|Official name||Holy Saturday|
|Also called||Easter Eve, Black Saturday|
|Significance||Marks the day Jesus Christ's body lay in the tomb|
|Date||Day before Easter|
19 April (Western)19 April (Eastern)
4 April (Western)11 April (Eastern)
26 March (Western)30 April (Eastern)
15 April (Western)15 April (Eastern)
Holy Saturday (Latin: Sabbatum Sanctum) i.e. the Saturday of Holy Week, also known as the Great Sabbath, Black Saturday, or Easter Eve, and called "Joyous Saturday" or "the Saturday of Light" among Coptic Christians, is the day after Good Friday. It is the day before Easter and the last day of Holy Week in which Christians prepare for Easter. It commemorates the day that Jesus Christ's body lay in the tomb.
In Roman Catholic churches, the chancel remains stripped completely bare (following the Mass on Maundy Thursday) while the administration of the sacraments is severely limited. Holy Communion, except for the Good Friday service, is given only as Viaticum to the dying. Baptism, Penance, and Anointing of the Sick may be administered because they, like Viaticum, are helpful to ensuring salvation for the dying.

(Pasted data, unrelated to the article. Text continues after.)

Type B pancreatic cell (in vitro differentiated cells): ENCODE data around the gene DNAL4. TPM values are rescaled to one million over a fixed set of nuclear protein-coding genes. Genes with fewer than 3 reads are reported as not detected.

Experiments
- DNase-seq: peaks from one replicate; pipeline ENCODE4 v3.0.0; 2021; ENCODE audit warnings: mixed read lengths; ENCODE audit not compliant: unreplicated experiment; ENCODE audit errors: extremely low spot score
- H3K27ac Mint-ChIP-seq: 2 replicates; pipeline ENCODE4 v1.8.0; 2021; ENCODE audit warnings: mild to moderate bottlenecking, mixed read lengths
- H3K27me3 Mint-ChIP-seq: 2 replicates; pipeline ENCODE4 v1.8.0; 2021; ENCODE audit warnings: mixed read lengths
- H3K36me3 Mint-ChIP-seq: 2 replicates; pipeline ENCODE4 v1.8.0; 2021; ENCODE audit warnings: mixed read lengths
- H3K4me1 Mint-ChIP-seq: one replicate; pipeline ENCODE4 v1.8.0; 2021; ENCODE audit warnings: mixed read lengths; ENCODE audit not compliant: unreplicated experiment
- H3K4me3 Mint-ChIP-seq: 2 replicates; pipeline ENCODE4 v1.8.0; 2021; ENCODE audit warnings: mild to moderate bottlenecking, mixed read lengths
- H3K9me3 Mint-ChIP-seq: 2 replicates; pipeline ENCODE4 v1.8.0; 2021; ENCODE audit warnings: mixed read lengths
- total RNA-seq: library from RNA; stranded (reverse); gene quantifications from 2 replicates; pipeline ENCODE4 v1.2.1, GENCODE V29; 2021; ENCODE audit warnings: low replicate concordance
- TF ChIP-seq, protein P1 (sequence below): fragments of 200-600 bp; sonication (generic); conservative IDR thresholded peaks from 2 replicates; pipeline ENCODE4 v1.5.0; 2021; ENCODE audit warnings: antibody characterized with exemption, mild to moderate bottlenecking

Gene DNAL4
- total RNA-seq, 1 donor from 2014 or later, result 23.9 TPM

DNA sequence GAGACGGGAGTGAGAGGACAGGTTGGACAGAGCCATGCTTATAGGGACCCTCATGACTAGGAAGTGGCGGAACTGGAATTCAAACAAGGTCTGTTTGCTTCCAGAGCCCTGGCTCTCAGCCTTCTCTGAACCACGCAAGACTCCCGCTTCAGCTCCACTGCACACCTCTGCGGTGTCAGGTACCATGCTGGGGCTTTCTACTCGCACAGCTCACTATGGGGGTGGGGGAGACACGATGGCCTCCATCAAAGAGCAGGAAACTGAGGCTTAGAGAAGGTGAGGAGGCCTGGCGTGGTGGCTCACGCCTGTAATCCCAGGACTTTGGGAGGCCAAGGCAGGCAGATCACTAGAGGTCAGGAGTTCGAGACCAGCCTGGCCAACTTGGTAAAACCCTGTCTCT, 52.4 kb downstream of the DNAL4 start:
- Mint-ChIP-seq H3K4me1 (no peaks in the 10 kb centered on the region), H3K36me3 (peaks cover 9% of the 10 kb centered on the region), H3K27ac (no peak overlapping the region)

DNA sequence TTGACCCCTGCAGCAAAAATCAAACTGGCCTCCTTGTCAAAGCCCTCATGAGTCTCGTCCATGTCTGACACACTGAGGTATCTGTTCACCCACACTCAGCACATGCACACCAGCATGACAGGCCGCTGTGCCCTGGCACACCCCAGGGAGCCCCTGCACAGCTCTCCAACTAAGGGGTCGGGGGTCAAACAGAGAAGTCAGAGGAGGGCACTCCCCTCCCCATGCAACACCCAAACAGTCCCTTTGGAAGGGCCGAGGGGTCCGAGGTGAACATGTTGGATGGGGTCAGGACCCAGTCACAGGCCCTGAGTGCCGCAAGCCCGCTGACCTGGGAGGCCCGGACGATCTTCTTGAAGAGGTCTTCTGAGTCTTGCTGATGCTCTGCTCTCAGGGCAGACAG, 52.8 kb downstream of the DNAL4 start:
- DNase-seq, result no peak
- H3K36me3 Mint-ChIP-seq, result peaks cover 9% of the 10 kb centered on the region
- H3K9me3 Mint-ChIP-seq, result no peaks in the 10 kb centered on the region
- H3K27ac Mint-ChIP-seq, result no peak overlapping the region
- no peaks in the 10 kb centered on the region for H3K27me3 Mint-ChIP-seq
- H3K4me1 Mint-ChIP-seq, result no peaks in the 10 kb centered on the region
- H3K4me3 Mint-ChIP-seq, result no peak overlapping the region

All Masses are severely limited. No Mass at all appears in the normal liturgy for this day, although Mass can be said on Good Friday and on Holy Saturday for an extremely grave or solemn situation with a dispensation from the Vatican or the local bishop. Many of the churches of the Anglican Communion as well as Lutheran, Methodist, and some other Churches observe most of the same; however, their altars may be covered in black instead of being stripped.
In some Anglican churches, including the Episcopal Church in the United States, provision is made for a simple Liturgy of the Word on this day, with readings commemorating the burial of Christ. Daily Offices are still observed. In the Moravian churches in North America, the day is known as Great Sabbath. The Anglican Book of Common Prayer uses Easter Eve to designate the day.
Liturgically speaking, Holy Saturday lasts until 6pm or dusk, after which the Easter Vigil is celebrated, marking the official start of the Easter season. The rubrics  state that the Easter Vigil must take place in the night; it must begin after nightfall and end before dawn. The service may start with a fire and the lighting of the new Paschal candle. In Roman Catholic and some Anglican observance, the Mass is the first Mass since that of Maundy Thursday, and during it, the "Gloria" - which has been absent during Lent - is used, and during that "Gloria", the church statues and icons, in places where they are covered with purple veils during Passiontide, are dramatically unveiled. Some Anglican churches prefer to celebrate Easter and the lighting of the new Paschal candle at dawn on Easter Day. Baptisms may take place in this service and Baptism vows are often renewed.